NCFR 2019 Conference Presenter Resources

Resources are available to familiarize you with the NCFR conference presentation process and to help you give an effective presentation:

Conference Terminology

A glossary of common terms and lingo you’ll encounter throughout the conference.

Session Types

  • Plenary Session: The main, featured addresses at the conference (usually there are four). The topics of plenary addresses fit closely with the conference theme. Plenary presenters are all well-accomplished in their disciplines.
  • Special Session: Sessions for which the presenter/s were invited who are all well-accomplished in their disciplines. Special sessions are organized by one or more of NCFR's sections.
  • "Invited" Session: This means the presenters were invited to present. All conference attendees are welcome to attend these sessions.
  • Concurrent Session: Presentations in different locations that are occurring at the same time. There are several concurrent session periods throughout the conference. A concurrent session could be a paper session, symposium, lightning paper, or workshop format.
  • Paper Session: Three or four presentations given about papers that revolve around a common idea or theme.
  • Lightning Paper: A group of eight-minute paper presentations with time for audience discussion.
  • Resource Exchange Roundtable: A format where presenters showcase professional resources.
  • Roundtable: A presenter introduces a topic and leads discussion. During roundtable sessions, participants could visit more than one roundtable discussion during the session.
  • Symposium: Three or four presenters all address the same topic with remarks by a discussant. Each presenter's work approaches the theme from a different perspective. Often a chair will also take part.
  • Poster Session: Many detailed poster displays that summarize research or practice; grouped by topic.
  • Poster Symposium: Presenters (typically 3-6) present posters that all address the same topic during the final 20 minutes of the poster session.
  • Workshop: A presentation related to best practices in Family Science, research methods, family therapy, Family Life Education, and more.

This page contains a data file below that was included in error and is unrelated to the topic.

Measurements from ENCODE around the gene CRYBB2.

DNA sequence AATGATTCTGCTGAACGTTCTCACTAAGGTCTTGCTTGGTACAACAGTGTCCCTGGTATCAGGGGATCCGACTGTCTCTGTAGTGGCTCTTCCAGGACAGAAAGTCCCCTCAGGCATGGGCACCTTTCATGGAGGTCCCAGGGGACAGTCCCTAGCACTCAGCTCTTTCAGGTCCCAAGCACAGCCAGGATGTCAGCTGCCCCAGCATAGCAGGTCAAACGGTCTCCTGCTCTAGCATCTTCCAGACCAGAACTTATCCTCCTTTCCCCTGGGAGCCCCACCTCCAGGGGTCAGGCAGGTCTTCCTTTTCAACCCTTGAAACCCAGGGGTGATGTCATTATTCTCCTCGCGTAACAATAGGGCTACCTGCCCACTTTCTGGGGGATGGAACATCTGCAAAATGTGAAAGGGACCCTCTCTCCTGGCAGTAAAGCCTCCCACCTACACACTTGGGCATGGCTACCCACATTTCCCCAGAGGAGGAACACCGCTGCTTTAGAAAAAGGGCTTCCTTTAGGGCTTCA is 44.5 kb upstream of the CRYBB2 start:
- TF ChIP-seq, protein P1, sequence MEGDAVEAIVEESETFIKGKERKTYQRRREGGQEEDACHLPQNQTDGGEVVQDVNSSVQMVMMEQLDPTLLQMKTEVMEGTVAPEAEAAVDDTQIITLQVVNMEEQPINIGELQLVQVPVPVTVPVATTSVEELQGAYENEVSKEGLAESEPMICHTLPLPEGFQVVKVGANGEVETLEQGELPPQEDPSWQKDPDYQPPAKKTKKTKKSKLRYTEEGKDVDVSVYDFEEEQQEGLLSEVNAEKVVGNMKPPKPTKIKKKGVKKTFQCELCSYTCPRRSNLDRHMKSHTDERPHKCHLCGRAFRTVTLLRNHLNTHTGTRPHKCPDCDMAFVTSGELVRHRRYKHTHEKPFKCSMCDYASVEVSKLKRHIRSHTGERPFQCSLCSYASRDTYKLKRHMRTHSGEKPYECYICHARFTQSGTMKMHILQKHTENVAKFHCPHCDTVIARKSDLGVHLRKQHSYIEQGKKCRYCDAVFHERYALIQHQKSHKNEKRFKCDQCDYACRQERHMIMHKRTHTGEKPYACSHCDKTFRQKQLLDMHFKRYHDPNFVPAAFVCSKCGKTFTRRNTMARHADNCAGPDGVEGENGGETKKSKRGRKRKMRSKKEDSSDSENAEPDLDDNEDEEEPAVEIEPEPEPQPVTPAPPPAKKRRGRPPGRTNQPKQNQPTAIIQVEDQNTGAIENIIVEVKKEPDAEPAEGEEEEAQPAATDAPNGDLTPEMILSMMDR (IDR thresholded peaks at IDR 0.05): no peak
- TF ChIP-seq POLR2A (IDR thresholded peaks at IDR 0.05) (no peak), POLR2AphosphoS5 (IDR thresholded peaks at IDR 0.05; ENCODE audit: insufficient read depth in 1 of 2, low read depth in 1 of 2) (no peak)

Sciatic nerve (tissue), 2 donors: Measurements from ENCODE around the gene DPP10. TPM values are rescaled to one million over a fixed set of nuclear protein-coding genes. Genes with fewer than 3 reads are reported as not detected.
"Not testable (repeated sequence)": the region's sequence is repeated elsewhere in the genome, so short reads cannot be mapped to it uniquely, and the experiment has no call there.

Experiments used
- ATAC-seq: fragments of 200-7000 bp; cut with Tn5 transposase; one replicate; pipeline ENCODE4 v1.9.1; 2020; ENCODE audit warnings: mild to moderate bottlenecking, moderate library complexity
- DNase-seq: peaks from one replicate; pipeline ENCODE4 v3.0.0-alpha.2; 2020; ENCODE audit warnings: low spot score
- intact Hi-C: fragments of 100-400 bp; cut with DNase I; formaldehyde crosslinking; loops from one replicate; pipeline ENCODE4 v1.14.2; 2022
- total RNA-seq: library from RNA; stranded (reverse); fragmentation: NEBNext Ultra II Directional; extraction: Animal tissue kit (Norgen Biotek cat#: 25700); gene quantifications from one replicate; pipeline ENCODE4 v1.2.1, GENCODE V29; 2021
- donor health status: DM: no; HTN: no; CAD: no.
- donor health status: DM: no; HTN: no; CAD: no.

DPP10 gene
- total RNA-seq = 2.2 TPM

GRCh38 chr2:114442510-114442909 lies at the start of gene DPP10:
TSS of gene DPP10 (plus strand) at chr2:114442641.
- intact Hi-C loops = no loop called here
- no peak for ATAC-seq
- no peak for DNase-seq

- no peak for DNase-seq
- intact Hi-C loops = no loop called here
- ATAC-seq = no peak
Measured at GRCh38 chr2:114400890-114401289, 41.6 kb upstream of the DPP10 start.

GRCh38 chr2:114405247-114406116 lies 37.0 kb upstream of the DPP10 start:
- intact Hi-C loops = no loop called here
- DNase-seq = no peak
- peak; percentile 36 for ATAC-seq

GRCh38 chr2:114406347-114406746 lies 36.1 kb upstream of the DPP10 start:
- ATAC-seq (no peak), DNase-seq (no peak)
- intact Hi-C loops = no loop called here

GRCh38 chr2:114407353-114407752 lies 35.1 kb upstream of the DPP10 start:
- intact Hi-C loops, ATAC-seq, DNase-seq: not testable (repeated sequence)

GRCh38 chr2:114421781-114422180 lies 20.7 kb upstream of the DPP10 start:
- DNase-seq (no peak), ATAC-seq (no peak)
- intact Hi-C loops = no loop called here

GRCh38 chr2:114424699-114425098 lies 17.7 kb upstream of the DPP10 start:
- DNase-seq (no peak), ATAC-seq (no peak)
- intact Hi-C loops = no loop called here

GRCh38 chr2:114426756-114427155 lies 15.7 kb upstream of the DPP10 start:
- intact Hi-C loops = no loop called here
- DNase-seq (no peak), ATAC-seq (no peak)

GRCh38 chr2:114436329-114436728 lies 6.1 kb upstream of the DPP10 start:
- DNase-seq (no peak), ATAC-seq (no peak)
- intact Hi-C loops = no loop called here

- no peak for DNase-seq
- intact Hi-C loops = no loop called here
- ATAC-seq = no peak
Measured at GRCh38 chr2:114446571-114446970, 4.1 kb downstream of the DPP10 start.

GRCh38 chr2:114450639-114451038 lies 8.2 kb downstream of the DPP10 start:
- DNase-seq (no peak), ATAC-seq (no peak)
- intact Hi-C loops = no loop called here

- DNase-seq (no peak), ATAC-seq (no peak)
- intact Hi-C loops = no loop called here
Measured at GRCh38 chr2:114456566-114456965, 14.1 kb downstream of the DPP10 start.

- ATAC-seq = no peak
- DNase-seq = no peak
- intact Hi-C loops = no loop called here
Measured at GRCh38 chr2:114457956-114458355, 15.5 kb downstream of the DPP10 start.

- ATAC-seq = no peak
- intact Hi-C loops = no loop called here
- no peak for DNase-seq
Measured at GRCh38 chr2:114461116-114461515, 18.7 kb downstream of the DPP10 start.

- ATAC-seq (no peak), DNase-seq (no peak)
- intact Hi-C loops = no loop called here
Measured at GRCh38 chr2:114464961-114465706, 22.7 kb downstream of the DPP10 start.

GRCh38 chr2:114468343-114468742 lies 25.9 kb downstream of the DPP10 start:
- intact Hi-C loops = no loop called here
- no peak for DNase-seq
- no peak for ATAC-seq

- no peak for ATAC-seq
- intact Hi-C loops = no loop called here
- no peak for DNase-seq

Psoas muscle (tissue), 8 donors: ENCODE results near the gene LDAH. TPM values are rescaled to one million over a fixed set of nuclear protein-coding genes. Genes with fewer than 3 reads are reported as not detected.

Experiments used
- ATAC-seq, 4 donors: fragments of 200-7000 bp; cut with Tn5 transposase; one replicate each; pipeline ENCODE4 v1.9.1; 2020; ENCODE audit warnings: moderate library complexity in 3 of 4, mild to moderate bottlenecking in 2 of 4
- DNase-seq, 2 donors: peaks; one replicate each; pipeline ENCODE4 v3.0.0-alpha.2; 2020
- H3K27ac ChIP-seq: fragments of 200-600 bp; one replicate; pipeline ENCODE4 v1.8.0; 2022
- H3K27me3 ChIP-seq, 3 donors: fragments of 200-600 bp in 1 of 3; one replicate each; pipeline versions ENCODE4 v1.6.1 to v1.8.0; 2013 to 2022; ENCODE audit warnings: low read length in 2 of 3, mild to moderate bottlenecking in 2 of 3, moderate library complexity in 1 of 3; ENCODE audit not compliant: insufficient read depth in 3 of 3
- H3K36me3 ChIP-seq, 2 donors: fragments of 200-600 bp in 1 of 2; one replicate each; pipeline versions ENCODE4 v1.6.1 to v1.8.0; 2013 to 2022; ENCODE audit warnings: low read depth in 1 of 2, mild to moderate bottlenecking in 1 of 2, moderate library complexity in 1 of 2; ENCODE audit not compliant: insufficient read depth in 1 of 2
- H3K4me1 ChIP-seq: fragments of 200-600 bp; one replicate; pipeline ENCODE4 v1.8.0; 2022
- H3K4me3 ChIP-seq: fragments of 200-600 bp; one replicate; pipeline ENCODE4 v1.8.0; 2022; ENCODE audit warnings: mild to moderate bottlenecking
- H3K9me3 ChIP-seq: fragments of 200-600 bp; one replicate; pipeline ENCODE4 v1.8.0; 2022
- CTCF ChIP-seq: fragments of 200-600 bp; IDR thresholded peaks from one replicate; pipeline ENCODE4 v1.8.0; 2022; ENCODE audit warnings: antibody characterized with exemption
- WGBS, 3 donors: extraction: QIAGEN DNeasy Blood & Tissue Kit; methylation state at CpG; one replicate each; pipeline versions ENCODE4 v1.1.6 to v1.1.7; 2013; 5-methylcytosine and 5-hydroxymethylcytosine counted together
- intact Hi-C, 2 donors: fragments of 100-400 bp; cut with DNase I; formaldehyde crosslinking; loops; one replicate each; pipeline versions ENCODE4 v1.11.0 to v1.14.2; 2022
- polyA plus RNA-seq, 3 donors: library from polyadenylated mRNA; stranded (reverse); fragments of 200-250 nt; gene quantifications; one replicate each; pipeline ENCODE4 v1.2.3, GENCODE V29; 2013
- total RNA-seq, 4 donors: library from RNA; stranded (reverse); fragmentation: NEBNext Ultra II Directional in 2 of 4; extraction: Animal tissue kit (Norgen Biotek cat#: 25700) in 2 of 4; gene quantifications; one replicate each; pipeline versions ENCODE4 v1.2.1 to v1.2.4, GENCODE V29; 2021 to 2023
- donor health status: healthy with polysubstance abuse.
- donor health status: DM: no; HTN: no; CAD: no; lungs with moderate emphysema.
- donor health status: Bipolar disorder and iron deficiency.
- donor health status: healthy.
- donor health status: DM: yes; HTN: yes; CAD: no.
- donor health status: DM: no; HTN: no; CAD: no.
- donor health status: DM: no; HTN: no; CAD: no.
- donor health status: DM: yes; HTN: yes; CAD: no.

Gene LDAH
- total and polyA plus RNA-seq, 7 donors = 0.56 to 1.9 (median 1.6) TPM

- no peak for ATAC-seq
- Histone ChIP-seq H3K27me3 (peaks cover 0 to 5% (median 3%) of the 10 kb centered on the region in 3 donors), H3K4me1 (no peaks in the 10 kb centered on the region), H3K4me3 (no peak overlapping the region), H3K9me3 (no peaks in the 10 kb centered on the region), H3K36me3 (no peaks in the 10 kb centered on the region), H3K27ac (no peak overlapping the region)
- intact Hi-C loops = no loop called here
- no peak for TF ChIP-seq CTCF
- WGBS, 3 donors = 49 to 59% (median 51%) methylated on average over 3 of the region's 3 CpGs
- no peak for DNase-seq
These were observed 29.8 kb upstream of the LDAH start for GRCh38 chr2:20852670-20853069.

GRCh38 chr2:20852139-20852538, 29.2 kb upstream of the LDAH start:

Roles at a Session

  • Discussant: Gives five minutes-worth of "take-home" remarks about the presentation material, after the presentations have been given — how the papers are connected, issues for elaboration and discussion, etc. Provides implications of the research presented. The discussant also introduces the presenters.
  • Facilitator: Facilitates the post-presentation discussion/questions between the presenters and the audience, and limits discussion time.

NCFR Sections and Other NCFR Groups:

  • Advancing Family Science Section  (AFS): Expands, strengthens, and enhances Family Science as a scholarship discipline.
  • Affiliate Councils (AC): State, regional, and student chapters of NCFR.
  • Certified Family Life Educator (CFLE): NCFR offers the CFLE credential, which is recognized widely for Family Life Education (FLE) professions and recognizes professional expertise and understanding in each of 10 FLE content areas.
  • Education and Enrichment Section (EE): Shares information on effective Family Life Education, teaching materials and methods, and marriage enrichment interests.
  • Ethnic Minorities Section (EM): Unites members who are concerned with issues pertaining to ethnic minorities families, to help create a better understanding of the variations in families from diverse ethnic groups.
  • Families and Health Section (FH): Promotes the health of diverse families and their members across the life span through interdisciplinary activities that facilitate excellence in family health practice, research, education, and policy development.
  • Family Policy Section (FP): Devotes itself to promoting effective social action for individuals and families by monitoring pressing policy issues, evaluating the potential impacts of new policies, working for effective change, and creating strategies to educate and raise awareness resulting in improved quality of life for individuals, families, and society.
  • Family Therapy Section (FT): Unites members who share common interests, goals, and purposes in marital and family therapy.
  • Feminism and Family Studies Section (FF): Works to integrate feminist scholarship and perspectives into theory, research, and applied work with families.
  • Focus Groups: Topic-interest groups for NCFR members. The topics are more specific than Section topics (e.g. families and technology, adoption), and so they tend to be a smaller group of members.
  • International Section Section (IN): Generates better understanding of unique variations of family process throughout the world by promoting cross-national family research, facilitating communication among international family scholars, sharing information on current and proposed research projects, and sponsoring educational cross-national family programs, presentations, and seminars.
  • Religion, Spirituality, and Family Section (RSF): Furthers the cause and study of religion and its relationship to the family. The study and examination of the impact of religion on family life is examined as well as the relationship of religion to other family-related disciplines.
  • Research and Theory Section (RT): Facilitates research and theory activities in all content areas related to marriage and the family.
  • Students and New Professionals (SNP): Includes anyone who is a student (undergraduate or graduate) or a new professional (within five years of last degree).
  • Theory Construction and Research Methodology Workshop (TCRM): A forum for the discussion, development, and refinement of theory and research methods relevant to the study of families.